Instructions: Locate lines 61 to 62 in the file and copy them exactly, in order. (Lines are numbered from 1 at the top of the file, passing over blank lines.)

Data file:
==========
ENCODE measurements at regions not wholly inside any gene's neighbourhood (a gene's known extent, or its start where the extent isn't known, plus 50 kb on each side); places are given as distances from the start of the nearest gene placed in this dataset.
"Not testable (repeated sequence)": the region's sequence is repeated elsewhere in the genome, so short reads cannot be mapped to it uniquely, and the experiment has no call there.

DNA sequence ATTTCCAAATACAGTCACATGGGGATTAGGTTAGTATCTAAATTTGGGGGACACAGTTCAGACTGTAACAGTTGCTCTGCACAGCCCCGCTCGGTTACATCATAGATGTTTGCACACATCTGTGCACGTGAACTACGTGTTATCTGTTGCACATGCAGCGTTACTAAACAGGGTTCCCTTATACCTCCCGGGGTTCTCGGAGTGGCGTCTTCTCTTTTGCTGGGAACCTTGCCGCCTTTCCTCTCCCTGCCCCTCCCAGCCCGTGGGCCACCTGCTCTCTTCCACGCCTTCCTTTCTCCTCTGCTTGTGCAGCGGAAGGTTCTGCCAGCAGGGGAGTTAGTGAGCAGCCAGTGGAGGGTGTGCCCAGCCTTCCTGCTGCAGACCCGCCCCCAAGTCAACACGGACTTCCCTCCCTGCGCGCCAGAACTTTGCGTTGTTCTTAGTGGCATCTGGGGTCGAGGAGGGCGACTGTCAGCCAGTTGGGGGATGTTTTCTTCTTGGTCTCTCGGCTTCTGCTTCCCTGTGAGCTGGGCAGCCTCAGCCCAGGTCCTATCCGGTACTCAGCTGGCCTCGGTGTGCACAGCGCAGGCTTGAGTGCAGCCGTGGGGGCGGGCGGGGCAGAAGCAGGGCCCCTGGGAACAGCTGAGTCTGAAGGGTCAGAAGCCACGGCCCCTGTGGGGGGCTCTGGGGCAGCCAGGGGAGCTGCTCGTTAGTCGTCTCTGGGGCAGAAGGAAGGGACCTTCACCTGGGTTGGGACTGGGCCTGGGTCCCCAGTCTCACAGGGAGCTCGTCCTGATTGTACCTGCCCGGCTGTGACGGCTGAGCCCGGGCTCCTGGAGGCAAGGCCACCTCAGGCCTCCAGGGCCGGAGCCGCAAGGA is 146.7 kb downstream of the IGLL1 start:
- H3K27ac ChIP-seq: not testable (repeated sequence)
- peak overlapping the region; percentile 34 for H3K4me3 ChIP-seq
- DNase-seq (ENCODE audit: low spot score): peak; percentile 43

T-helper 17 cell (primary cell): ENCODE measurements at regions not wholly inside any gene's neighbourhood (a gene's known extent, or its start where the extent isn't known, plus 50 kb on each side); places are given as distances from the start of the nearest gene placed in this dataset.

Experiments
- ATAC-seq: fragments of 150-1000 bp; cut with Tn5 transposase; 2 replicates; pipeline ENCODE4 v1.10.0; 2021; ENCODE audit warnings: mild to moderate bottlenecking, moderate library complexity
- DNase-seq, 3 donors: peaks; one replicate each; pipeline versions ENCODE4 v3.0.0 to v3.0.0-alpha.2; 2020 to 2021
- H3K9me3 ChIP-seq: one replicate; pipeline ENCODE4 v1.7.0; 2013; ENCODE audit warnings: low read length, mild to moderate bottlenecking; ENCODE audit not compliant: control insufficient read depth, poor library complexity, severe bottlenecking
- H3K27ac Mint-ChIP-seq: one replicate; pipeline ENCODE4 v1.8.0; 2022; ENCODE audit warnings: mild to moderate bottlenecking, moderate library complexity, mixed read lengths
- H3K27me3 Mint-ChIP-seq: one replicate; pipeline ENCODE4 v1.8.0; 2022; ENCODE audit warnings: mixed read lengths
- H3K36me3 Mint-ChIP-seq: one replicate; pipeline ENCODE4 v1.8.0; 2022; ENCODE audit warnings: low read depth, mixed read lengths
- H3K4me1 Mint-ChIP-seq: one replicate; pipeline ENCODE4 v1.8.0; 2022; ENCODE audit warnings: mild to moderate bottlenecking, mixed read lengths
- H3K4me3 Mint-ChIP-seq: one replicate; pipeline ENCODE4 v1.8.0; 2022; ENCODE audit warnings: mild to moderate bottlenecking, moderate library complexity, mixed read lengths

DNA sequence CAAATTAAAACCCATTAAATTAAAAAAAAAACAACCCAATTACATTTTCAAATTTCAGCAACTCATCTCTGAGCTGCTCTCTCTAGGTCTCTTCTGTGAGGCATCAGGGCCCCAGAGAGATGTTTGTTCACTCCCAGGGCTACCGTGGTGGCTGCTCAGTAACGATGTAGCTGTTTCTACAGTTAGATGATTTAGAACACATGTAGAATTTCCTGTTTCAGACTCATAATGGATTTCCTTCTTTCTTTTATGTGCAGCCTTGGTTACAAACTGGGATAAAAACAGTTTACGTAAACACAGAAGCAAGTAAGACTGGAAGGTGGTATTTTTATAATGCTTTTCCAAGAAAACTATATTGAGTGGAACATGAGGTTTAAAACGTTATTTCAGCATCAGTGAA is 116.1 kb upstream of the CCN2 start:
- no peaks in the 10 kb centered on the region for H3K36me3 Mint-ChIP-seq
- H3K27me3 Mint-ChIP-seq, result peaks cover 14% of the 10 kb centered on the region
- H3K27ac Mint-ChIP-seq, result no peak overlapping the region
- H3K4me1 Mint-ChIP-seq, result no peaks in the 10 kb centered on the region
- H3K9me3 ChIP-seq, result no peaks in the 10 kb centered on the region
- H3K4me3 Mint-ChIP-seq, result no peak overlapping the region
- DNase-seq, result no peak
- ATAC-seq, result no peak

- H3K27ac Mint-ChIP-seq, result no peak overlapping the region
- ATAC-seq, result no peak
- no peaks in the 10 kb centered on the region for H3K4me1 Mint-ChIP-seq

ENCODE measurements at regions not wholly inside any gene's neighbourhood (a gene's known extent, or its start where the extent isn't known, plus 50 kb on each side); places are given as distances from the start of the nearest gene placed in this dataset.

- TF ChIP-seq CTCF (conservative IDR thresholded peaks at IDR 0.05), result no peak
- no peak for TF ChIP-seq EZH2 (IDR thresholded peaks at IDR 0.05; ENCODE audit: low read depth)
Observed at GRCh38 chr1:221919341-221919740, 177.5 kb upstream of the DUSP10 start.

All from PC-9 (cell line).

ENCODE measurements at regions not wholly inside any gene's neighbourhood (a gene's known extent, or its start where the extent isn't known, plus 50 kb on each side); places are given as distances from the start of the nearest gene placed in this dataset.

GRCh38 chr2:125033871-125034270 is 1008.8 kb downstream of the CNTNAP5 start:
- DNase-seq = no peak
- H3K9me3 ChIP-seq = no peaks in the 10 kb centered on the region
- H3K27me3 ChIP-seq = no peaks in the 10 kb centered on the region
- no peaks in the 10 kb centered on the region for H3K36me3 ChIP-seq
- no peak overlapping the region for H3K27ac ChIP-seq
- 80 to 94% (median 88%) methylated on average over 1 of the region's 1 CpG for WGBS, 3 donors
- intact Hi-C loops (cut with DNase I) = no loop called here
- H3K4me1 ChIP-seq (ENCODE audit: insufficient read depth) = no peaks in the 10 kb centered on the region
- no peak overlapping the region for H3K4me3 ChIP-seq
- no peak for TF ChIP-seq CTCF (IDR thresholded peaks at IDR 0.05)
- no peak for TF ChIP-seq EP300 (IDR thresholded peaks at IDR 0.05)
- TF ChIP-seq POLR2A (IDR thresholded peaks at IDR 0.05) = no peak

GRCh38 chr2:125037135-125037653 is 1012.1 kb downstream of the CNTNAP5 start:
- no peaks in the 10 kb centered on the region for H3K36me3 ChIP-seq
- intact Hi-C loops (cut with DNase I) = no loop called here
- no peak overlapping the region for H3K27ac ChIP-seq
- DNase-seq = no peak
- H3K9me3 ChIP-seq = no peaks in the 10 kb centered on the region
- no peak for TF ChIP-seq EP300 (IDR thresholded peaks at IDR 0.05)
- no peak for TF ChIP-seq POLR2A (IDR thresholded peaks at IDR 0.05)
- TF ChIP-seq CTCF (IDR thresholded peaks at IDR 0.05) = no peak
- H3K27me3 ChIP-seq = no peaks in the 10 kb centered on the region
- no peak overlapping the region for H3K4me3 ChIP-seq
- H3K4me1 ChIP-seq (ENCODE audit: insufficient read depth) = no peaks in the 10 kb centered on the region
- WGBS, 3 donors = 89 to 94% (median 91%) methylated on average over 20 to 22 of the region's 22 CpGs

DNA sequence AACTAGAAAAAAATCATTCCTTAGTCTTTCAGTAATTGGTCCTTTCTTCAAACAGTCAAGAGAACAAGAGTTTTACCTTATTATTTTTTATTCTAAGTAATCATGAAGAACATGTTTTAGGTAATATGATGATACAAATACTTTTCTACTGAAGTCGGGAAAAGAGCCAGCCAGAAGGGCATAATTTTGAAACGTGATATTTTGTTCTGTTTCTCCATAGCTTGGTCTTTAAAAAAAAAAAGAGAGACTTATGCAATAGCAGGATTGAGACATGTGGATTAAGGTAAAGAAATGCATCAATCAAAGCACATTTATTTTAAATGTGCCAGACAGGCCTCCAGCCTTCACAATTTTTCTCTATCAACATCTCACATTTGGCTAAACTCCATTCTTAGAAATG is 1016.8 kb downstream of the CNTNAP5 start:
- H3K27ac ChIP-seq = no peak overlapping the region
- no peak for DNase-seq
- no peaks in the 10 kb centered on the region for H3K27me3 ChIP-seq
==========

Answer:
DNA sequence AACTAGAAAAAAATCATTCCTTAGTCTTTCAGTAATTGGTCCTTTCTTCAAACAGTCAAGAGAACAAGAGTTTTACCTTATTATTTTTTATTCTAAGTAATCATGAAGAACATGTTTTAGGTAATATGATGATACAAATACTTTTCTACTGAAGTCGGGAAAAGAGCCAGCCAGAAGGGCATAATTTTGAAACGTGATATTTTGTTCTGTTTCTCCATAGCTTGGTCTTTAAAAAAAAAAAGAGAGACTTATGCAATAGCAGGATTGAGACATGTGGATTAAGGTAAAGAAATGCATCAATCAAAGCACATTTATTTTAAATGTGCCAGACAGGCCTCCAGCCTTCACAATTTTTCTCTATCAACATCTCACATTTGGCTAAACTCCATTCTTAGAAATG is 1016.8 kb downstream of the CNTNAP5 start:
- H3K27ac ChIP-seq = no peak overlapping the region